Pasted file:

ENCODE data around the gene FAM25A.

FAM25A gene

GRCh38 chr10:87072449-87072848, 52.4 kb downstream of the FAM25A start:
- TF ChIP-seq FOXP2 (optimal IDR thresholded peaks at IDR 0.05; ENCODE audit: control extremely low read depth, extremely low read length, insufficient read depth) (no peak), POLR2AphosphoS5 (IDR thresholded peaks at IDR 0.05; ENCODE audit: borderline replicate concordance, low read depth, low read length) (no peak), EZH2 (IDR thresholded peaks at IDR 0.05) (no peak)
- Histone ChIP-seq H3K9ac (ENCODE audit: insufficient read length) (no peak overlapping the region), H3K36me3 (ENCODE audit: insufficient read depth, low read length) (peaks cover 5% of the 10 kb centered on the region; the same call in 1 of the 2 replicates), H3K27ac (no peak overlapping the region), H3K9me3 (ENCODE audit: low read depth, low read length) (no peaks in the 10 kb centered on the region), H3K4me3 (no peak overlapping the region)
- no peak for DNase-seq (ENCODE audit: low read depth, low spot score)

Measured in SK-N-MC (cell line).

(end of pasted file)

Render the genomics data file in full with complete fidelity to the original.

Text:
ENCODE data around the gene FAM25A.

FAM25A gene

GRCh38 chr10:87072449-87072848, 52.4 kb downstream of the FAM25A start:
- TF ChIP-seq FOXP2 (optimal IDR thresholded peaks at IDR 0.05; ENCODE audit: control extremely low read depth, extremely low read length, insufficient read depth) (no peak), POLR2AphosphoS5 (IDR thresholded peaks at IDR 0.05; ENCODE audit: borderline replicate concordance, low read depth, low read length) (no peak), EZH2 (IDR thresholded peaks at IDR 0.05) (no peak)
- Histone ChIP-seq H3K9ac (ENCODE audit: insufficient read length) (no peak overlapping the region), H3K36me3 (ENCODE audit: insufficient read depth, low read length) (peaks cover 5% of the 10 kb centered on the region; the same call in 1 of the 2 replicates), H3K27ac (no peak overlapping the region), H3K9me3 (ENCODE audit: low read depth, low read length) (no peaks in the 10 kb centered on the region), H3K4me3 (no peak overlapping the region)
- no peak for DNase-seq (ENCODE audit: low read depth, low spot score)

Measured in SK-N-MC (cell line).